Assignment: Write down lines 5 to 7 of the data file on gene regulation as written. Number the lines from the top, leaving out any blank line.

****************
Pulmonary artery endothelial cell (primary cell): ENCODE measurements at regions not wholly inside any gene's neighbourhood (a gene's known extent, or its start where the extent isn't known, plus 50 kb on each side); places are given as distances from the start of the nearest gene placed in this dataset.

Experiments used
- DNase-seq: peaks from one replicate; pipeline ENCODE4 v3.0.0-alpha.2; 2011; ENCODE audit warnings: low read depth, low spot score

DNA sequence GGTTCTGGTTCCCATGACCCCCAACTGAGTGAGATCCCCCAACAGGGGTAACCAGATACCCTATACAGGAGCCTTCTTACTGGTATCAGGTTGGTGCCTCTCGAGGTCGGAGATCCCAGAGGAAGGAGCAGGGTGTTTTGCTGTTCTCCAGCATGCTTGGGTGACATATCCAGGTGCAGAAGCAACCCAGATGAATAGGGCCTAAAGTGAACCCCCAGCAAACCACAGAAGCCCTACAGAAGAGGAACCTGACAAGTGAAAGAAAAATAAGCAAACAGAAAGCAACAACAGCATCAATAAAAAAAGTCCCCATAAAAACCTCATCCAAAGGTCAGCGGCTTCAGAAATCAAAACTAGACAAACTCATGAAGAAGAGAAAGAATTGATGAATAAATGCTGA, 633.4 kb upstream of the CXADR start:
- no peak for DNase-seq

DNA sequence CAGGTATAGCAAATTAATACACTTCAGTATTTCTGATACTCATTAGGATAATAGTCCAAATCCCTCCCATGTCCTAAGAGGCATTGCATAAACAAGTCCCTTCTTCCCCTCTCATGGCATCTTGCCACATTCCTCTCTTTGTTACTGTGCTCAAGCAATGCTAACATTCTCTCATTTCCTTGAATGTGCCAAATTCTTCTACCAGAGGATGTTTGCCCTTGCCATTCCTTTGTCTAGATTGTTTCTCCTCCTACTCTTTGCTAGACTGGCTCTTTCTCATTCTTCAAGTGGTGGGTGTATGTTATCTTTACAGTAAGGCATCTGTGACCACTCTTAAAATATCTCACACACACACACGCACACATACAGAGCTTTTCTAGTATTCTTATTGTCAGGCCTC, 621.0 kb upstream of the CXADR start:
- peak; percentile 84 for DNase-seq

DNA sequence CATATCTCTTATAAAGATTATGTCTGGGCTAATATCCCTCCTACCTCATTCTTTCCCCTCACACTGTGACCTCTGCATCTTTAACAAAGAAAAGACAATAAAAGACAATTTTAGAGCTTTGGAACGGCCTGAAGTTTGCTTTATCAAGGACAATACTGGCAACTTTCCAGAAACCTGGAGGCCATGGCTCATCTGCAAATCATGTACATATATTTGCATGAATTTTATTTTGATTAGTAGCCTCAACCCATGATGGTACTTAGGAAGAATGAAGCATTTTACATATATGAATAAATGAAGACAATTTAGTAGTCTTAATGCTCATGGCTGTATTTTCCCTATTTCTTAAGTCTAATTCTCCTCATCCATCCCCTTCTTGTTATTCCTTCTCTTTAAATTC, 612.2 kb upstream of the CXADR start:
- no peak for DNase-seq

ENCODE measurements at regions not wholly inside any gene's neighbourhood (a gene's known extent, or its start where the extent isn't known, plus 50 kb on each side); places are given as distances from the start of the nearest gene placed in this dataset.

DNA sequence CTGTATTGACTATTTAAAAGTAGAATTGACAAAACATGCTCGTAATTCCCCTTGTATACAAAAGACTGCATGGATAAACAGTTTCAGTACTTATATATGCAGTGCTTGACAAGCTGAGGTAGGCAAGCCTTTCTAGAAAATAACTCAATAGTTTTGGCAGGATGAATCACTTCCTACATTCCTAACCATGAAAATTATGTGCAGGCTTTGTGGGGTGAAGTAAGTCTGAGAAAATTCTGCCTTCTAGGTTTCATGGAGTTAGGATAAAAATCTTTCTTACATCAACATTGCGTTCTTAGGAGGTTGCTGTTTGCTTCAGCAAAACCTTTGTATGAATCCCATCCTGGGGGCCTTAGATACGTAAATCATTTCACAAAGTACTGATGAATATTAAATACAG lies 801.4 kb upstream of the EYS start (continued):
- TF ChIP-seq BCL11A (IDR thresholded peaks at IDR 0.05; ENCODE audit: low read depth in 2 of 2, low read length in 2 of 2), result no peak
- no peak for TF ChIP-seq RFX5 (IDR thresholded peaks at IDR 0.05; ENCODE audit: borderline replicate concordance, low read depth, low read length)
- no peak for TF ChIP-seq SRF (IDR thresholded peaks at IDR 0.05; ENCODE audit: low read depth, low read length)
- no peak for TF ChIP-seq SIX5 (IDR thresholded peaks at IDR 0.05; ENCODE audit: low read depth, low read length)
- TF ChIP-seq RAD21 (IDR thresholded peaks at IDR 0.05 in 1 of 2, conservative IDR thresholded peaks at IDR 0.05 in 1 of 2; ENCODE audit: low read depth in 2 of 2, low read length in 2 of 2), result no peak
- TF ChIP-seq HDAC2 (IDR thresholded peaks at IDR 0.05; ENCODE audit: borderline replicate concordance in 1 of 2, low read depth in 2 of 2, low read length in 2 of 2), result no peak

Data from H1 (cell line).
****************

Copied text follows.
- no peak for DNase-seq

DNA sequence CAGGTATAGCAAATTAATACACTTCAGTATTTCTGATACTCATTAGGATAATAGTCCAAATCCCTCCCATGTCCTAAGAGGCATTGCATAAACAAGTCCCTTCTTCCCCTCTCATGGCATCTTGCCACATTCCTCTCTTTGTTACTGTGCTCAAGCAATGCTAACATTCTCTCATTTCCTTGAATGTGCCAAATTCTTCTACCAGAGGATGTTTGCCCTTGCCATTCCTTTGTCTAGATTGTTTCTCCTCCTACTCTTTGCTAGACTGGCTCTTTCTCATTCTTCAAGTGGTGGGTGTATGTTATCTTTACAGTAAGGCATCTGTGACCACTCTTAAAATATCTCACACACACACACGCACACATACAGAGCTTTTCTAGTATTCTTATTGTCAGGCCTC, 621.0 kb upstream of the CXADR start:
- peak; percentile 84 for DNase-seq